Is It Week 13 Already?

Time flies when you’re having fun!  Or consistently busy… or a little bit of both!

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The Obligatory Week-aversary pic

They’ve gotten so big, haven’t they?  They’re back to looking like feathered sardines and I’m currently wondering how long I should actually wait to let them try integrating with the rest of the flock.  There are so many variables to consider right now, not the least of which is Claire and her babies.  I should wait long enough for them to be ‘established’ as a fixture in the flock before I try adding new players to the game.

I love how all chicken breeds have something unique about them. My sexlinks (the golden comets) were rowdy and sweet at the same time. The little roos loved attention and the hens were shy and private.

The Rhode Island Reds were rough, wild and determined to break out of the brooder.

This years Australorps are very protective, as a breed, even the pullets.

My Buff Orpingtons, roo and pullet alike are all cuddlers.  I have one little hen who will sit on my boot if I don’t acknowledge her and pick her up.  And then there’s this:

The BO roos have, since day one of their life on this farm, cuddled up into little piles of fluff at night.  Laying one on top of the other. They even do it in the heat.

As you can see from the above pic, this one BO boy will stretch out his extremely long neck over the other chicks in his ‘puppy pile,’ covering them completely.

I am always amazed by this.

And speaking of Buff Orpington roos…

Some of you may remember that, shortly after I brought the Australorps and Orpingtons home from Tractor Supply, one of the suffered from what I now believe to be a dislocated leg.  

I did a lot of research, and upon strong reccomendations from a trusted chicken medic, I treated similar to splay leg, dubbed the chick ‘Baby’ and brought him/her into the house with a buddy (Ash) to keep him company.

They were here a little over a week, and while Baby never got back to 100% perfect, he/she eventually made enough of a recovery to go back to the brooder.

Readers… I give you… Baby.  Not a hen as my post from back in March suggested (I called Baby a ‘she’ consistently)… but young rooster.

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I’ve been trying to keep tabs, and honestly, it wasn’t too long after Baby and Ash returned to the brooder that I realized Baby might be a little boy.  He exhibited signs right away and after a couple of transition days, dove right into the chest-butting displays like the rest of his brothers.

He is the smallest BO rooster I have right now, of the four.  Shorter, and more compact, as I hope this picture shows.  The dislocated leg left its lasting mark on Baby.  He stands with one leg/shoulder/whatever slightly lower than the other and sometimes loses balance on the roosts at night.  As you can tell, the tail isn’t straight either.  It kind of curves.

All that aside, my observances of all of them show no signs that Baby suffers.  The flock does not pick on him, he is able to run and play with his brothers and sisters, eats well and is growing at a good rate.  As he and his brothers are destined for Freezer Camp at the end of the month, I’m not really too worried about it.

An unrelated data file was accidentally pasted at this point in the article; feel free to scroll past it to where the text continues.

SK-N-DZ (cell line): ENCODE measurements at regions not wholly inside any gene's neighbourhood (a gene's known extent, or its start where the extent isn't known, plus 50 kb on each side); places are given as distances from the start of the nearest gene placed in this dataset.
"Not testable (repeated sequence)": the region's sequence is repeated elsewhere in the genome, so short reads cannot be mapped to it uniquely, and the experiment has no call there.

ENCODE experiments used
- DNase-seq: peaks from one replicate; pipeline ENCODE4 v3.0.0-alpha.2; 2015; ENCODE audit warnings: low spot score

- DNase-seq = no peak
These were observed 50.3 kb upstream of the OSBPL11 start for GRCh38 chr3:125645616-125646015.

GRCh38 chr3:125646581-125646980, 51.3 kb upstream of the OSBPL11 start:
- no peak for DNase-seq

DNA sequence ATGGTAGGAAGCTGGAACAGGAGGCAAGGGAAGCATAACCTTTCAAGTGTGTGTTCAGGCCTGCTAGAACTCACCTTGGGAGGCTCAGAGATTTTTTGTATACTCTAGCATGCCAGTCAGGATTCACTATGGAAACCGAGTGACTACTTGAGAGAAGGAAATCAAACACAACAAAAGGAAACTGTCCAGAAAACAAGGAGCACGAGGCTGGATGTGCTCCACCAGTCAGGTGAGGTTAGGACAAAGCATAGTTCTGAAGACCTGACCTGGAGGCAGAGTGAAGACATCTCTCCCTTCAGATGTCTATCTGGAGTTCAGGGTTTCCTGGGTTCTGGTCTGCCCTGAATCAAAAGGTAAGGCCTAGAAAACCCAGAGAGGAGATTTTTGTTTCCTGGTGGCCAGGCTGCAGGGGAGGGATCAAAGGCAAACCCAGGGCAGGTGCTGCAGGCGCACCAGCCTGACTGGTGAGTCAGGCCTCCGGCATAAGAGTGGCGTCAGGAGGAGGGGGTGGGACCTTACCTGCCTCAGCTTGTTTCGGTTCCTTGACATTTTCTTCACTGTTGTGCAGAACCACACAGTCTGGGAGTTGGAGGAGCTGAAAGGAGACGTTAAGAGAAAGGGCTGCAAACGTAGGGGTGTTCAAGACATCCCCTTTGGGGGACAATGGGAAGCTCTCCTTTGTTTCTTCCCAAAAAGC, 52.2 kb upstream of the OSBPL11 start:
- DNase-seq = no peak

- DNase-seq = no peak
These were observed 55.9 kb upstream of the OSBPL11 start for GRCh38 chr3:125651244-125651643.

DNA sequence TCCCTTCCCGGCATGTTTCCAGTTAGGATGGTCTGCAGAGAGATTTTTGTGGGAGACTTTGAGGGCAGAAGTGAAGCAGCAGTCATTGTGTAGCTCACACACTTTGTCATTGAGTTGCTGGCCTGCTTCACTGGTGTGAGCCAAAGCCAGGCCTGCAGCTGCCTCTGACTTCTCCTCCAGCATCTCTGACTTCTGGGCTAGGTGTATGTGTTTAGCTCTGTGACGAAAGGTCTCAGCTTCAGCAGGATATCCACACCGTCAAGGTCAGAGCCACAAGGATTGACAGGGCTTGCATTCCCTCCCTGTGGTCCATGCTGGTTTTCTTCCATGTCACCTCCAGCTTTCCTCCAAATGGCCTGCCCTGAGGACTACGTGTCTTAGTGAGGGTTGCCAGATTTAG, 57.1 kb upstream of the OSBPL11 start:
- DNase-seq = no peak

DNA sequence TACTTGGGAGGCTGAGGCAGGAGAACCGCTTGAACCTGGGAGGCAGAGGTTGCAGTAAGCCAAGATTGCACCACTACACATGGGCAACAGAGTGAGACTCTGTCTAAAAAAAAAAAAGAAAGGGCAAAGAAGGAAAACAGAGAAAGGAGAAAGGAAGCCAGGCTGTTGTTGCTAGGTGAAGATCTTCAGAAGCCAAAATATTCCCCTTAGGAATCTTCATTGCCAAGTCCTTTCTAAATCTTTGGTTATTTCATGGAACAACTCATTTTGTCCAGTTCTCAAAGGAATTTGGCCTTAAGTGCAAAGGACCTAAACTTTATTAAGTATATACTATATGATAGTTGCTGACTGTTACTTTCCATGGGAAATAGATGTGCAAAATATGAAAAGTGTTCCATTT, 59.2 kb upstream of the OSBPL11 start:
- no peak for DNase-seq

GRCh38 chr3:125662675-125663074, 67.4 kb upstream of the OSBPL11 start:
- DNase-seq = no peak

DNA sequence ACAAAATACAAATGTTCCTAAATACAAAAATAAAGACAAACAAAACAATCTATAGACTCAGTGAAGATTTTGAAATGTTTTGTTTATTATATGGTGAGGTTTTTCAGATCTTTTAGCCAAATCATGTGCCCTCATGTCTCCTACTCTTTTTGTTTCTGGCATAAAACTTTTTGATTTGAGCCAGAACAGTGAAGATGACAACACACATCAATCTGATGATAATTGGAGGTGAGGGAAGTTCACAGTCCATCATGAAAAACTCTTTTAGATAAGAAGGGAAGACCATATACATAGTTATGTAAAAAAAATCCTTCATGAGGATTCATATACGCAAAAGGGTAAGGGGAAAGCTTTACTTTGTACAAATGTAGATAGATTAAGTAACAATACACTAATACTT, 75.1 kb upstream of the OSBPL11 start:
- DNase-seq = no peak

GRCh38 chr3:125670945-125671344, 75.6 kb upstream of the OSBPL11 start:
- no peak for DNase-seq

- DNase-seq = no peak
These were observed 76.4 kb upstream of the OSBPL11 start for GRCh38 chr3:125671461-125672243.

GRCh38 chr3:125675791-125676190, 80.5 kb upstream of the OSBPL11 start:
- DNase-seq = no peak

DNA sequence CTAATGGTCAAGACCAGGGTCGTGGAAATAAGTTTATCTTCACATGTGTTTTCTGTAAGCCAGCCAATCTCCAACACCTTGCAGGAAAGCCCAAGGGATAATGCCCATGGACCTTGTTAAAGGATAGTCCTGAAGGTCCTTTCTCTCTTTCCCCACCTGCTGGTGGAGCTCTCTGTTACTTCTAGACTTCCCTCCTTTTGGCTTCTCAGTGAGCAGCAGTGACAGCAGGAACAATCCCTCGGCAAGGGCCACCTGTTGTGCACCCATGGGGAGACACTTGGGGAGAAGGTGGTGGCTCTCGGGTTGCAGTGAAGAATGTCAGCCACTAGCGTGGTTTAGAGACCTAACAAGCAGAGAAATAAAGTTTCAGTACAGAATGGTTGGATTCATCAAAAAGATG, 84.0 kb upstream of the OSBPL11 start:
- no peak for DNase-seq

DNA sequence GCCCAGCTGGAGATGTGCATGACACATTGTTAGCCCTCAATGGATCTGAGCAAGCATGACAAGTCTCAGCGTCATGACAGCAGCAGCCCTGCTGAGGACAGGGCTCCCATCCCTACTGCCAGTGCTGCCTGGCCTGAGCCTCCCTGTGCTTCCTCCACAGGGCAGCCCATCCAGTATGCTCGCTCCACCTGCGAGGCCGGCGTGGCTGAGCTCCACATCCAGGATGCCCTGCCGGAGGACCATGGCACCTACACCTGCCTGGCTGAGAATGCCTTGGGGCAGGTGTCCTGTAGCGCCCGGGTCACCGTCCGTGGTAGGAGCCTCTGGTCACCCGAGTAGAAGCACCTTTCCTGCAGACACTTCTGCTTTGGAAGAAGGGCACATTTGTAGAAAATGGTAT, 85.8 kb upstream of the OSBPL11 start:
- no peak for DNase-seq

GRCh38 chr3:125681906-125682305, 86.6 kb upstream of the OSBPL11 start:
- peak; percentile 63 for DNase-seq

But I am glad that he is still doing okay.  He’s just… one of the guys.  🙂

4 thoughts on “Is It Week 13 Already?

  1. I worried –not DS but me as usual–and finally asked my favorite resident authority at the feed store as I had eight Astralorp hens to integrate into a mixed flock. I trust her advice as she has flocks of 25 or more every year and adds from the store over the course of the summer. She integrates as soon as they have all their feathers as that is when a momma hen would encourage babies to do their own thing. Sometimes she mixes the feeds until baby feed is gone and has no trouble. We tried that this year (our fourth year ) and it went very well. We only had to show them where to go the first night, unlike previous years. We will follow that method from now on.

    Liked by 1 person

    1. I have wondered about that, myself. Abby raised Pip internally and no one bothered him. A few of the hens chase him off and he suffered minor nips and bites, but no one attempted to kill him. Not even Dots. (Although, I personally suspect Dots is still afraid Abby will hurt him if he killed ‘her baby.’ Abby is the true boss in the flock.).

      But yeah, I wondered because they didn’t hurt Pip, and he was a singleton, too.

      But all the books and on-line “experts” like the Chicken Chick and Fresh Eggs Daily say to wait until the pullets are 20 weeks (sexual maturity) or “as big as your existing birds” as a means of ensuring they could defend themselves.

      This is what I have tried to do, but in the back of my mind, I’ve wondered if we couldn’t have just integrated them at 6-7 weeks and assume the older birds would treat them like they do Pip.

      It’s a moot issue now, since that would have been 6 weeks ago. But if we get chicks again next year, I may try it.

      I mean, I’m currently trusting them not to kill Claire’s babies, so that’s not that much of a stretch, right?

      Liked by 1 person

    1. That’s what I was told would to Baby, too. I got some really good advice from somehow whose had a LOT of experience treat sick/injured chickens (she is in the process of opening a poultry rescue sanctuary) and she told me straight up he would likely die. I did everything she said and he looked rough for a while but started to get better. He gets around fine for what happened and most of the time, you don’t notice how he stands.

      In other words, I was lucky he didn’t die, and even more lucky it wasn’t worse.

      Like

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